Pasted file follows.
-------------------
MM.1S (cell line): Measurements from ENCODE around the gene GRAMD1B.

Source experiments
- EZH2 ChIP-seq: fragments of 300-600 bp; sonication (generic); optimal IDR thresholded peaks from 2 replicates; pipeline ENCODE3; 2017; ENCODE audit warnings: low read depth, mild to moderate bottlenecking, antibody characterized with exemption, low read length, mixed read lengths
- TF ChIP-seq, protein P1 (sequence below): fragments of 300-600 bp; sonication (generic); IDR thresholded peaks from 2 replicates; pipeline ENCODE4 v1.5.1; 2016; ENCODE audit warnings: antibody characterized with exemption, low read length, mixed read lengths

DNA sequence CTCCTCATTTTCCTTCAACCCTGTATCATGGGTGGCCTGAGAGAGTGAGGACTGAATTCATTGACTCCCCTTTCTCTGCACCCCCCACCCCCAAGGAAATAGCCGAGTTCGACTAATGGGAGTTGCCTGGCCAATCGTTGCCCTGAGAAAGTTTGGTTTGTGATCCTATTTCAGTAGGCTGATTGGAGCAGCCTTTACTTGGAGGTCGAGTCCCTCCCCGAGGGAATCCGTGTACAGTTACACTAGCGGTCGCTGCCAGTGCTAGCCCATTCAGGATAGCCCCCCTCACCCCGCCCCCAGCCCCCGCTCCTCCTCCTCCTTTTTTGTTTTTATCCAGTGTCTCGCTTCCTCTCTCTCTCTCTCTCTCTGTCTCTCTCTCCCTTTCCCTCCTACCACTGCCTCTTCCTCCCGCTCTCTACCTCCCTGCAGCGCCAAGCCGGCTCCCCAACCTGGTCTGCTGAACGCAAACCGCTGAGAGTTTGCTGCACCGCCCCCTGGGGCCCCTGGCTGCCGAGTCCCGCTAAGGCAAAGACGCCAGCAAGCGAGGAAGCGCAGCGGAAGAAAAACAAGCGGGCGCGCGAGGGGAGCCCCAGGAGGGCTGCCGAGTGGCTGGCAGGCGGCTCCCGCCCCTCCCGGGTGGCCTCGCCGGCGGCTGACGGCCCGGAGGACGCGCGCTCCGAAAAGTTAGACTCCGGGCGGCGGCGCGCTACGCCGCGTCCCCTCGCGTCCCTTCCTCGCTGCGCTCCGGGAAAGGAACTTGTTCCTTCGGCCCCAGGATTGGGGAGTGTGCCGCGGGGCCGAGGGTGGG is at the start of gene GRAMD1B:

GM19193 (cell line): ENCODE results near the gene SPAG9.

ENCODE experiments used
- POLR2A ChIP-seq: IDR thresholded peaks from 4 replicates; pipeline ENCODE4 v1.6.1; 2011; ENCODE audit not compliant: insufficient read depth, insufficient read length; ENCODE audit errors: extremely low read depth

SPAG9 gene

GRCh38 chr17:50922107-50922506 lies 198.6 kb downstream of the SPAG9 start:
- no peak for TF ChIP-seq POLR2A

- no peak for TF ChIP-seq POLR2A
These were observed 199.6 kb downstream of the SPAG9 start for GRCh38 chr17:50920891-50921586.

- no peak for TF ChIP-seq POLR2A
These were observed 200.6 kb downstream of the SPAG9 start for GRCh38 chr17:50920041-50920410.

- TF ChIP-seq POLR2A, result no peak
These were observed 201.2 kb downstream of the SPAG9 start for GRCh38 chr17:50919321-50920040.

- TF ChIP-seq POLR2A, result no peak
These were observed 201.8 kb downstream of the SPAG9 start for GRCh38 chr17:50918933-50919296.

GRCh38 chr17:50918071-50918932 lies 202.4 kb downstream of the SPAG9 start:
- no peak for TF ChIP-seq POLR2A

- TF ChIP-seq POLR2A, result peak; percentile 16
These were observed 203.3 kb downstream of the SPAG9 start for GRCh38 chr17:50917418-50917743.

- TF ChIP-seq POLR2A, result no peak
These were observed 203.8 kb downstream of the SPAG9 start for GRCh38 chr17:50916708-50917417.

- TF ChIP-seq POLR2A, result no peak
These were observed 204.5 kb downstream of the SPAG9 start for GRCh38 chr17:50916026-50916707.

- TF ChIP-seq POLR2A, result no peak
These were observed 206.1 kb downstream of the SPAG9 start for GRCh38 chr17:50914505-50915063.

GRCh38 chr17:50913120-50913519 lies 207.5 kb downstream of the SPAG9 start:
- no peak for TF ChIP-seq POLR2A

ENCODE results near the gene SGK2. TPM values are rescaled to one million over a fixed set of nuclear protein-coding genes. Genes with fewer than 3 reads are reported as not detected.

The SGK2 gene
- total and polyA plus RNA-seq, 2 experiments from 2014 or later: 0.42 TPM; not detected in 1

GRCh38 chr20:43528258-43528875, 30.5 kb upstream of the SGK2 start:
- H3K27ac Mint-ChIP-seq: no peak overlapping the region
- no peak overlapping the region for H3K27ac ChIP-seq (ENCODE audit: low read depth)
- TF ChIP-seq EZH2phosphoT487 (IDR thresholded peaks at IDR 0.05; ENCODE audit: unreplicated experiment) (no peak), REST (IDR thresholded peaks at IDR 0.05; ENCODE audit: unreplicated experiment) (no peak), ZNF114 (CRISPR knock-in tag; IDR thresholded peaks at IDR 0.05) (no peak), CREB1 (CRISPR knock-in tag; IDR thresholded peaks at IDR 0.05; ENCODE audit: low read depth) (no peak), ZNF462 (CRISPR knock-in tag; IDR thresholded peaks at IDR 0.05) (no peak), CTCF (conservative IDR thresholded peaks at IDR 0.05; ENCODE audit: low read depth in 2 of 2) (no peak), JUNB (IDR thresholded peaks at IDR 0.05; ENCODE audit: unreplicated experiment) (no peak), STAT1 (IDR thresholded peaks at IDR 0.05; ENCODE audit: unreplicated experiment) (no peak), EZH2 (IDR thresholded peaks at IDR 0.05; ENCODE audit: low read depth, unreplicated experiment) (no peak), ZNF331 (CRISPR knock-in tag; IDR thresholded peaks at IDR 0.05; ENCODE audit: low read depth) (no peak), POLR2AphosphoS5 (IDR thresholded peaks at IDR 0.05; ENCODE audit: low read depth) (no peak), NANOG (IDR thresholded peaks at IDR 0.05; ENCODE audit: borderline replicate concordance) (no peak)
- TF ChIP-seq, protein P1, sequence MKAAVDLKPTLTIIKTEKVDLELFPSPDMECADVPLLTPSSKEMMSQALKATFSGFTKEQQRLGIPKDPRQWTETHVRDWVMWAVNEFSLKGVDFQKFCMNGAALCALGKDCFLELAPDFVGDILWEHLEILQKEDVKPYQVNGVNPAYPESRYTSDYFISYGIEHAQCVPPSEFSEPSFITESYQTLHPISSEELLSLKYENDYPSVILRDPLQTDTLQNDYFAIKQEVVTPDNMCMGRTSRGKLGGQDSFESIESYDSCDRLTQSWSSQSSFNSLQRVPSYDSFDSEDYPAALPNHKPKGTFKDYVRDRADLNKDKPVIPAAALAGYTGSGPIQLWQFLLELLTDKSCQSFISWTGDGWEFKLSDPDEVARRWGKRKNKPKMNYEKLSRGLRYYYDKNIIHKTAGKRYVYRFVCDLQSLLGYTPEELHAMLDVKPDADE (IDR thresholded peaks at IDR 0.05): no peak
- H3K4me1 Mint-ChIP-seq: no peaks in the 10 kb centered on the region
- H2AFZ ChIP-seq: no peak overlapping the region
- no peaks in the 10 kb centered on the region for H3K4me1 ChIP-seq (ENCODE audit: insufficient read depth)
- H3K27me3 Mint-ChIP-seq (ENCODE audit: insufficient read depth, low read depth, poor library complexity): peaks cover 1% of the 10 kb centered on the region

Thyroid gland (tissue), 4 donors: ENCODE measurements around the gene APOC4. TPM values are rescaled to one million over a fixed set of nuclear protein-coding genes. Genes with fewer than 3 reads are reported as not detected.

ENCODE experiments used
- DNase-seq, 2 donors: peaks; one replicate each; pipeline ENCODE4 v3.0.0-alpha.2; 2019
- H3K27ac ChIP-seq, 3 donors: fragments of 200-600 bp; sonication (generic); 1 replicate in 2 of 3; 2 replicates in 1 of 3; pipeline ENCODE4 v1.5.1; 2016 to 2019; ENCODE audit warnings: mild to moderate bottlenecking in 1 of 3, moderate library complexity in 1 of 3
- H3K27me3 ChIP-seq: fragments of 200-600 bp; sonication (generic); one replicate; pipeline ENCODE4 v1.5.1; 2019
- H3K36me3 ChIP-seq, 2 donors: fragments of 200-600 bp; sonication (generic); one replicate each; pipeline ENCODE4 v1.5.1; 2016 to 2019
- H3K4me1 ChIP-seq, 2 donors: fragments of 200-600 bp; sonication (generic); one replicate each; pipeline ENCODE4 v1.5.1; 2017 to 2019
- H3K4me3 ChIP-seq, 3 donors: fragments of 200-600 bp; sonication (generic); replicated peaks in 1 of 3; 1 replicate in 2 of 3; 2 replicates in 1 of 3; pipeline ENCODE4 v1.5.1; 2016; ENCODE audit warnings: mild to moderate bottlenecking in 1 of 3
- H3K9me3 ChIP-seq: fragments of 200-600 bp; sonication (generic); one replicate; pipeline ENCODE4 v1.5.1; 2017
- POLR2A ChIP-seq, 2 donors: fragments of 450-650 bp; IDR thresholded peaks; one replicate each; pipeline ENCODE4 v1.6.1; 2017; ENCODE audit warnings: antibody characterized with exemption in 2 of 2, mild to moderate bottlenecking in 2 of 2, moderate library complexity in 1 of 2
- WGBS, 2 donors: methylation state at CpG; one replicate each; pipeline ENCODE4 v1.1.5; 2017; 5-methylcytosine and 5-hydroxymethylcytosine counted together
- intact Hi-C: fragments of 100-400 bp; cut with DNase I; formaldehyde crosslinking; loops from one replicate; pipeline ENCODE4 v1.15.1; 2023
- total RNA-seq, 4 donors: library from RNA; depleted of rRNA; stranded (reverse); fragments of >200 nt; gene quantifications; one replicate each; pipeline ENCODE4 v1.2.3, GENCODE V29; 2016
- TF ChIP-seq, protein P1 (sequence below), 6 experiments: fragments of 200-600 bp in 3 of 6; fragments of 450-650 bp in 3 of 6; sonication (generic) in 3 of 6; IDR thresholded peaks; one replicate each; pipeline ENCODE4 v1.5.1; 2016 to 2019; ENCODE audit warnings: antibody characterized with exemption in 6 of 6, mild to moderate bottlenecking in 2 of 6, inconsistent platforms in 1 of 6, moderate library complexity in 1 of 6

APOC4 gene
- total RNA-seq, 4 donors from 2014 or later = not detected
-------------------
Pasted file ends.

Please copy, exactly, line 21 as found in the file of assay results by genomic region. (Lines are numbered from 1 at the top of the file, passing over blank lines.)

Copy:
- no peak for TF ChIP-seq POLR2A